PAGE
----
So here’s what I’m going to really remember from this 350-page book about Mapping in Michigan and the Great Lakes Region,, a history of mapping Michigan and the Great Lakes region:
- There’s a couple of square miles in the upper peninsula of Michigan that aren’t in the Great Lakes watershed, while the rest of the state of course is.
- Iowa’s official State Highway map for 1947 included on the back a story about a Martian seeking the best that Earth has to offer and being told to visit Iowa what with how “Nature has favored it with a temperate climate, ample rainfall, and productive soil; natural resources that attract thoughtful, industrious people who expect to work for a living and who have reason for confidence that their work will be rewarded”.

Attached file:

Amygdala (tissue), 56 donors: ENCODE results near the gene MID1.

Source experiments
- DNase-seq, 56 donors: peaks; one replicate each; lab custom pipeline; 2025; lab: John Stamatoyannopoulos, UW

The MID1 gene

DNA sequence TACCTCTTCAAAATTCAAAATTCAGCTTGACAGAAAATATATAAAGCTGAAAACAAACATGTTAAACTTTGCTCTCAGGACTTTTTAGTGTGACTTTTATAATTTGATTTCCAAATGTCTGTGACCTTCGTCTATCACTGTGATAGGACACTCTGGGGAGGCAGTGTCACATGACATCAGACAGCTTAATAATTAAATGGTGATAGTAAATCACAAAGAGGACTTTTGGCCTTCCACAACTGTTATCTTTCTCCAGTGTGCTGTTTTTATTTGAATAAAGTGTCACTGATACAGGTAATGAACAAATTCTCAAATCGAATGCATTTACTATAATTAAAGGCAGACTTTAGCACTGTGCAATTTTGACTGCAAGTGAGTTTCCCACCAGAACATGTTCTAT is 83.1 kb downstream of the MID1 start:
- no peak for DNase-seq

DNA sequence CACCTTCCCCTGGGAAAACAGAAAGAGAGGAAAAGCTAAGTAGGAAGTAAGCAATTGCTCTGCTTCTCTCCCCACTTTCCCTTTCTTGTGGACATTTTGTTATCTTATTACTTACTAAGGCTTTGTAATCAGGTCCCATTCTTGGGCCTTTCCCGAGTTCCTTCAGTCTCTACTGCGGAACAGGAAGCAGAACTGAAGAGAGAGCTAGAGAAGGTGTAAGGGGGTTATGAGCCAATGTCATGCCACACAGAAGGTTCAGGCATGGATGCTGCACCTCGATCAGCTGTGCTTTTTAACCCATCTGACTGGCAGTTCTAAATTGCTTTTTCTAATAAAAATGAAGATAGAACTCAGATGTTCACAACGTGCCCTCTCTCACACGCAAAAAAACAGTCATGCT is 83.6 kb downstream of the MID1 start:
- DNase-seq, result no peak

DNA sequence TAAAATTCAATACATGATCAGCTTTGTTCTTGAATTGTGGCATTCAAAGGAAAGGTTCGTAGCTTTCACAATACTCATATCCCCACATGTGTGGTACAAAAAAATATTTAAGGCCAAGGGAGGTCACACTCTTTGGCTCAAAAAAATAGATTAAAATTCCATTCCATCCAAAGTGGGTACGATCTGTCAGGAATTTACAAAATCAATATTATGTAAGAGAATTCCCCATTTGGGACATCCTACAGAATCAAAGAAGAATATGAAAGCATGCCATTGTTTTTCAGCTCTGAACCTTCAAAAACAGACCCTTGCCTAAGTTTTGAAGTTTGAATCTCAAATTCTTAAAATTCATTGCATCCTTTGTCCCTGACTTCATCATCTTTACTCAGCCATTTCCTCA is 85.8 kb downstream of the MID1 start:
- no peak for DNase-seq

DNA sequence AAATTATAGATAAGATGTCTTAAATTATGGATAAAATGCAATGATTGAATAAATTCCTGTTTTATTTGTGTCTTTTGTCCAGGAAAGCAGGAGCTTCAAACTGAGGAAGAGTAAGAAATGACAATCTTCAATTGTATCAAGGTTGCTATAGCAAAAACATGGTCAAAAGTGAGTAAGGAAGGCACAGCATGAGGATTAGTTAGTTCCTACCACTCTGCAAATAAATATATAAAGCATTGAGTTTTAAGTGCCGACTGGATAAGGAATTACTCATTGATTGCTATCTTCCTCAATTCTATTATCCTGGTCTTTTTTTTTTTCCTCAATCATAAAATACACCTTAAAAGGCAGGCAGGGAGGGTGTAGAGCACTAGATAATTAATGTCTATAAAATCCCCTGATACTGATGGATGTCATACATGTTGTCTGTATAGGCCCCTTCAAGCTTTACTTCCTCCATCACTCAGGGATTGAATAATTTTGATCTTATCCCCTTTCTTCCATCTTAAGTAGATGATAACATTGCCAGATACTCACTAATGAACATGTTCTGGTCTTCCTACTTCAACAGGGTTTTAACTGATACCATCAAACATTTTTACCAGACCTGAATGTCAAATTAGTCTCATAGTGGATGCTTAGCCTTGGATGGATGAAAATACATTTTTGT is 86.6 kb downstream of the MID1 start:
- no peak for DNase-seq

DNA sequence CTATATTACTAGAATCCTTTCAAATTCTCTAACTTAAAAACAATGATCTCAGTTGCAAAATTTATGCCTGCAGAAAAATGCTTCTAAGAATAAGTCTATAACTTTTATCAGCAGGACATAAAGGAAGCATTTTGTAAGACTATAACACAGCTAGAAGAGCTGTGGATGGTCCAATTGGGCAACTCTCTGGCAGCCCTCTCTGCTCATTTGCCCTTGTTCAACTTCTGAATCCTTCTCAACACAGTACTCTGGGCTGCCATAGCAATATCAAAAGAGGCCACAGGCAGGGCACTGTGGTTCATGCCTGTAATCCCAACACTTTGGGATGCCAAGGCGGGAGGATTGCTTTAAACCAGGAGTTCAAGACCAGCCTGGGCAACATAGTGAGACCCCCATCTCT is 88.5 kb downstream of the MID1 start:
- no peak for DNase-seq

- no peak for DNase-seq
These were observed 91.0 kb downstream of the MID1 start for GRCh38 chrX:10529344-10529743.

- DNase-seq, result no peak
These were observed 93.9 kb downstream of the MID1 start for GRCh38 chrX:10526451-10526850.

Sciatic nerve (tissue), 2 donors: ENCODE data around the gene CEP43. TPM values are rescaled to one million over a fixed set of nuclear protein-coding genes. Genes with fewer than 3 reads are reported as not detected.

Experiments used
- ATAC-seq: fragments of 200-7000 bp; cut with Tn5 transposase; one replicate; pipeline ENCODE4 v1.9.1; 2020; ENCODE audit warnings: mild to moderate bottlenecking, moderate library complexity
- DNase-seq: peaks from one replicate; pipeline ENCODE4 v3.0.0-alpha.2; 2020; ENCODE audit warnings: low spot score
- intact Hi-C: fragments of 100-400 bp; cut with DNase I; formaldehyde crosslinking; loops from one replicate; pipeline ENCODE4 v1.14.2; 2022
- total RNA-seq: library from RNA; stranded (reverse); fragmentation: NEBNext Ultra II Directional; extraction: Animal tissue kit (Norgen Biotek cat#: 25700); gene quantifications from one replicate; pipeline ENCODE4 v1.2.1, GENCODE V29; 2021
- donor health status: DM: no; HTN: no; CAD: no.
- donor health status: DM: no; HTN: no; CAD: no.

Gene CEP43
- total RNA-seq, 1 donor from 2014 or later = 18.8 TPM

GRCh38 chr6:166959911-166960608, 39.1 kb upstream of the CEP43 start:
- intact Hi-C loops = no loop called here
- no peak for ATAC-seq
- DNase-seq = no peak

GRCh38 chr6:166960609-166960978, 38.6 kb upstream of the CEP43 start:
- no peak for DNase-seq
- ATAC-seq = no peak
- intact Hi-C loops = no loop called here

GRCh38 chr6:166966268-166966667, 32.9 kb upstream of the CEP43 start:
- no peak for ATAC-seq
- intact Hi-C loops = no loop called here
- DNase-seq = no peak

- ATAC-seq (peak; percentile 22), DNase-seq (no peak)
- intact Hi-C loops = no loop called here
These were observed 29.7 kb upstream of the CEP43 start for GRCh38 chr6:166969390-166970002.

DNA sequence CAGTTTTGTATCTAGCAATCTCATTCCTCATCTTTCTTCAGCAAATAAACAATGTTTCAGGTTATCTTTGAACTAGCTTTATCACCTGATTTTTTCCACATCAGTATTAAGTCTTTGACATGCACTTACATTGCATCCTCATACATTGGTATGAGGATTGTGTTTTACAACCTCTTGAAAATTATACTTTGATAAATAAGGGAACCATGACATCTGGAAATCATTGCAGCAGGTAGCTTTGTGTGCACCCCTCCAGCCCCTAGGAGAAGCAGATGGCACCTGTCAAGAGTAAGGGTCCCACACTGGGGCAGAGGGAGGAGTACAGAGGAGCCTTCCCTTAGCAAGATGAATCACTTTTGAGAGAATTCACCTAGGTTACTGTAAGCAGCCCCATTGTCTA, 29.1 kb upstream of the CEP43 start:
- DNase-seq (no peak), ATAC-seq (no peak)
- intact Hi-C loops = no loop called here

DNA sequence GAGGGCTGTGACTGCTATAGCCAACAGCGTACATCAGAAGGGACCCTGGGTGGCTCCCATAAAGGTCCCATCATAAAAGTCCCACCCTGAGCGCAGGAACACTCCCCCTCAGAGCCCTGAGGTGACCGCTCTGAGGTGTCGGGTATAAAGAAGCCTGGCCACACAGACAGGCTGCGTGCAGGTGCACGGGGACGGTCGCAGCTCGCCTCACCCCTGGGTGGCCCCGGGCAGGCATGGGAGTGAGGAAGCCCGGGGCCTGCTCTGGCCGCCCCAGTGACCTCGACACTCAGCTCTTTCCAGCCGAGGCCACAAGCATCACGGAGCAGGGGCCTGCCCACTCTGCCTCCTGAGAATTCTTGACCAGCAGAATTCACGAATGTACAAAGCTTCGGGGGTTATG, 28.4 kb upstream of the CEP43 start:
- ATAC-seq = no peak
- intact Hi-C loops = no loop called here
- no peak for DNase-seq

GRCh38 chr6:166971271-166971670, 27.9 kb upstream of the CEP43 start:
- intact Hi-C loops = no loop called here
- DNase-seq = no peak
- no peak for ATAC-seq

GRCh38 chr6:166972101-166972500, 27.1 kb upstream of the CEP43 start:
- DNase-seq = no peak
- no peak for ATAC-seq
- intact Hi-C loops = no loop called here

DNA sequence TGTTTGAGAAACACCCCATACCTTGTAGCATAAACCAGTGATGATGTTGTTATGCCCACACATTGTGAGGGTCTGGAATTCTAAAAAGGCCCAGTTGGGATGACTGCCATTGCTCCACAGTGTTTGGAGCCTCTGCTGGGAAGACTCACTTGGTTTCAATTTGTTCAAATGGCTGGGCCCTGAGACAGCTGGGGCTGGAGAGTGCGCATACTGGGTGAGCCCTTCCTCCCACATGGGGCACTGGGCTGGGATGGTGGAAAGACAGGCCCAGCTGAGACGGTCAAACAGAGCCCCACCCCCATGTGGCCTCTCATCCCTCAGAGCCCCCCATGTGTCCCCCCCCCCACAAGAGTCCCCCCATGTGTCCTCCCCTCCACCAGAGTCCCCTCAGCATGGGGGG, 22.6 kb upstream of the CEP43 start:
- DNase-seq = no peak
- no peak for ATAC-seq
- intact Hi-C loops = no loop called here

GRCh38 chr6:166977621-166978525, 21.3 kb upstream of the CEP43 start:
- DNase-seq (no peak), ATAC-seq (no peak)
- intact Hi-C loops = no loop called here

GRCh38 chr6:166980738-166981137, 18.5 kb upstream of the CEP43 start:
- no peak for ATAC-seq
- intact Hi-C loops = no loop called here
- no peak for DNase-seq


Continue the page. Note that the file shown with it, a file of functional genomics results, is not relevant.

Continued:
- Michigan’s 1942 state highway map mentioned in a tire-saving blurb that “many roadside parks found `just around the corner’ from every community are expected to become more popular than ever” and apparently in 1942 “just around the corner” was such slangy talk it had to be safely cordoned off from a regular old sentence about how nice a park can be.
- Iowa’s 1949 map included a poem titled In This State Called Iowa all about the garden that God was building in it.
- When Michigan first started issuing state highway maps, in 1919 and the 1920s, the state prepared updated maps every two weeks, which seems like a lot even if they were like doubling the number of paved roads every two weeks in that era.